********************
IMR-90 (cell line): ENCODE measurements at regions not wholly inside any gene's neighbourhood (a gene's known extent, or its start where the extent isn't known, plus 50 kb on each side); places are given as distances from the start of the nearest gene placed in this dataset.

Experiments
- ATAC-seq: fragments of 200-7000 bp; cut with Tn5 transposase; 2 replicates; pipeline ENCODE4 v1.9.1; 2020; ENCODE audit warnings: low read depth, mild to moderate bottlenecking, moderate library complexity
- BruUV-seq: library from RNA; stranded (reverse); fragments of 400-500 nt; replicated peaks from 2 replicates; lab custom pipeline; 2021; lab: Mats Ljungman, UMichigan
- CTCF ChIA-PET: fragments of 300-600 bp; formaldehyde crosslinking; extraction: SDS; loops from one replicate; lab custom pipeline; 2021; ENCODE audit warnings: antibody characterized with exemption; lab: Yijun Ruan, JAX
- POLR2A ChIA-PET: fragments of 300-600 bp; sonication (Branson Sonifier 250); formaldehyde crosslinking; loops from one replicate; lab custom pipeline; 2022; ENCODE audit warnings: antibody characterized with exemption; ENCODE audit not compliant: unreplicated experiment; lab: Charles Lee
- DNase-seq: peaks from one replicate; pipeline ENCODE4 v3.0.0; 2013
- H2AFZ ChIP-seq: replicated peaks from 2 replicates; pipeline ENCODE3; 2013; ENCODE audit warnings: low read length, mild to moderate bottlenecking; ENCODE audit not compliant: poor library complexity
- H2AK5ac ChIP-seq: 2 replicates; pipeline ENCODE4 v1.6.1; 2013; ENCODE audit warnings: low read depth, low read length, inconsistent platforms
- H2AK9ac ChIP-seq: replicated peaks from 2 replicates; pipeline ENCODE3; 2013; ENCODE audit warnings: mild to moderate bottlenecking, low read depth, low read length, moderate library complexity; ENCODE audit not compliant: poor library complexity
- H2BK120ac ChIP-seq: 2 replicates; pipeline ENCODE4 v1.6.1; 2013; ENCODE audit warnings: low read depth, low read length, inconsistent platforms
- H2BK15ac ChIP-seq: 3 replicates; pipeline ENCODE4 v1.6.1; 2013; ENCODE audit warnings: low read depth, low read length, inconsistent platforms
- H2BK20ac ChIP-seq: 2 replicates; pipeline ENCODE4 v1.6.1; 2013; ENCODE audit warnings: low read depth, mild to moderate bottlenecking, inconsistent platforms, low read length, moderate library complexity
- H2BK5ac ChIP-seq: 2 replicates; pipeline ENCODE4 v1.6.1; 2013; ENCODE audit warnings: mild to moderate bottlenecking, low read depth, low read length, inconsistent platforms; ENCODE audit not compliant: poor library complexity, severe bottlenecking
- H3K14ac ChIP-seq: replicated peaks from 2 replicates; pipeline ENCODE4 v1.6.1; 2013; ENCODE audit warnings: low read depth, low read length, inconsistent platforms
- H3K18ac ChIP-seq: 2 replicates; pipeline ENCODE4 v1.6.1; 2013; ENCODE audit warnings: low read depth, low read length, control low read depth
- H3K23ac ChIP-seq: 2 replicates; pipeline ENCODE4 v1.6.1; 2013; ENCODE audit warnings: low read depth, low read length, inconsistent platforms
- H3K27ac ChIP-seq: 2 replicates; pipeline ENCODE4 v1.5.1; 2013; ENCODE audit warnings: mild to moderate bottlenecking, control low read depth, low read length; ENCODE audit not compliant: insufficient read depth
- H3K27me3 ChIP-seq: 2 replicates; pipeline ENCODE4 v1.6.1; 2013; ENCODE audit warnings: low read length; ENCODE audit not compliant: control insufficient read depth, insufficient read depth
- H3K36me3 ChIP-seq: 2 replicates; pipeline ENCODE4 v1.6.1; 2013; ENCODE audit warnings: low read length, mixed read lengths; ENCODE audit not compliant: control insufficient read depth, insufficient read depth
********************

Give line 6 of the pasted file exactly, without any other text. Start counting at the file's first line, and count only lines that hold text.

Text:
- POLR2A ChIA-PET: fragments of 300-600 bp; sonication (Branson Sonifier 250); formaldehyde crosslinking; loops from one replicate; lab custom pipeline; 2022; ENCODE audit warnings: antibody characterized with exemption; ENCODE audit not compliant: unreplicated experiment; lab: Charles Lee